Ace Hotel Toronto by Shim-Sutcliffe Architects with Little-Wing Lee of Atelier Ace.
You know a big WOW factor is guaranteed with any new Ace Hotel’s architecture and interiors, and their latest Toronto branch doesn’t fail to deliver. My eyes widened at the details that embrace every curve and history the building has to offer. As Ace Hotel often enjoy working with buildings deemed a delightful ‘challenge’, collaborators Shim-Sutcliffe and Atelier Ace’s director, Little-Wing Lee, rise to the occasion of celebrating the evolving narrative of the site in which the hotel stands—nuanced with a touch of nostalgia and contemporary accents.
Tucked in the corner of Camden and Brant Street, the building stands at fourteen storeys tall with four additional levels below. A concrete shell clad in red bricks and fronting an expressive awning was once part of the ‘city’s vital Garment districts’. The red masonry reflects the site’s history that once manufactured red bricks before transitioning into the textile industry. Such impressive twentieth-century history is prevalent throughout the interior. From the lobby, visitors are drawn into the rugged textiles of the concrete arched structures that echo throughout, grounded by stone pillars that complement the external structure.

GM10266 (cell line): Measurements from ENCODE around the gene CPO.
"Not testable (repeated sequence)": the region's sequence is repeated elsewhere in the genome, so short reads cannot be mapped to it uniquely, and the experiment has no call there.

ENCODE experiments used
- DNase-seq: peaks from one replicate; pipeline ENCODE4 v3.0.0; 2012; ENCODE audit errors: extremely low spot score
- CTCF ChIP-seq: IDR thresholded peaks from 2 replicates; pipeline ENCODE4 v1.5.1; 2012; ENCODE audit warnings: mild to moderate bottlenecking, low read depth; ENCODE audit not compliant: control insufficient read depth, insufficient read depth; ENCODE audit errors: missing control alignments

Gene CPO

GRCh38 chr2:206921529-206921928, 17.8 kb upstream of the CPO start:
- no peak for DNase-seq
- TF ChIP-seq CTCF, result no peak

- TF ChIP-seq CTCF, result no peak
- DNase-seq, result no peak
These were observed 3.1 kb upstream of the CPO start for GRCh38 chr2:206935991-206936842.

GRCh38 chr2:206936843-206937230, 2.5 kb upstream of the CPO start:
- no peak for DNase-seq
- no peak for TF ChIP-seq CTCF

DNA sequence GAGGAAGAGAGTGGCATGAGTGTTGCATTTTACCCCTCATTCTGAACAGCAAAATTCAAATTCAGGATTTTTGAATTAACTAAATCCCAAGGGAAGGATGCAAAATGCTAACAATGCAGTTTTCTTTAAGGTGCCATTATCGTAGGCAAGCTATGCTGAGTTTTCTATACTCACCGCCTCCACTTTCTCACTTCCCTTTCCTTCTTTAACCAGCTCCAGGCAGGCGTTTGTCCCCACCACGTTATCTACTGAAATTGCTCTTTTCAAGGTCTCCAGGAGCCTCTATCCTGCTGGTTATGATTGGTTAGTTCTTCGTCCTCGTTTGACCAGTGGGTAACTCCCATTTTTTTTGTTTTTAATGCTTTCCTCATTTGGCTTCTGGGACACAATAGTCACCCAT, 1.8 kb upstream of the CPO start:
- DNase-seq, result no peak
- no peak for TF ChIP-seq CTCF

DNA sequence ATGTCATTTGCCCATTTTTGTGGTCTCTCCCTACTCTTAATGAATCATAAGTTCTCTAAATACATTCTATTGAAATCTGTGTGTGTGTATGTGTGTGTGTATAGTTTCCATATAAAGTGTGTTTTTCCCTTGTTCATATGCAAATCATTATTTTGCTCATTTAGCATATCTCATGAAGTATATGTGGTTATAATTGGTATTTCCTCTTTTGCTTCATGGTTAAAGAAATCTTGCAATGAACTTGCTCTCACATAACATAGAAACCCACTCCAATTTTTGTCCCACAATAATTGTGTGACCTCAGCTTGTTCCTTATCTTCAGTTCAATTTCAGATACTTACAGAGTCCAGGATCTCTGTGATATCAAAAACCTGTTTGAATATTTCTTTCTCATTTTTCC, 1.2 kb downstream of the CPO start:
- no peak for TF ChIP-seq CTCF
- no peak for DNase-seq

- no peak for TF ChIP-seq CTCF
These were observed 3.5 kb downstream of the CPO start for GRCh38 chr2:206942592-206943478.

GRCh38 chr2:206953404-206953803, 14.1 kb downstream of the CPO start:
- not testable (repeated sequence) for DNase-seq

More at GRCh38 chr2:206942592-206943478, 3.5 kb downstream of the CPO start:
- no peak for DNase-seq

Inside is a cosy and inviting sight to behold, for the stone structure is softened by the red oak timber ceiling and Douglas Fir flooring that extends itself throughout. The selection of timber has a subtle connection with the guest rooms above, which can be seen in the boxed window seats, furniture, and lining within the dreamy white square tiled bathrooms.
Upon entry, visitors are greeted by grounded elements from the reception made of light-coloured glazed bricks to the classy bar which openly greets the arrangement lounge composed of bespoke or sourced furniture. In contrast, the hotel’s Alder restaurant shifts to a darker tone. Inside the restaurant, sunken wood-fired copper elements halo theatrically against the ebony walls and darker floor tiles, presenting a tune that reflects the location’s role of being ‘the (epicentre) of Toronto’s art and music scene in the 1970’s and 80’s’.
Ace Hotel Toronto’s homage to the art culture doesn’t stop there. Sim-Sutcliffe not only explores their architectural vision, but also contribute their eye to the design of lighting and furniture. Forty artists were commissioned or invited to have their works displayed proudly throughout the hotel (even in the hotel’s Umemoto Rooftop bar!). Most of these artists are local or have a unique connection with Canada, adding a touch of homeliness to the hotel that aspires to create an inviting culture hub.
Practically a love letter engraved in cursives and care, Ace Hotel Toronto beckons us on a journey to embrace the past, present and joyfulness of the city—offering a bit of vibrancy and calm all at once. The desire to make reservations immediately is pretty real.
[Photography by William Jess Laird.]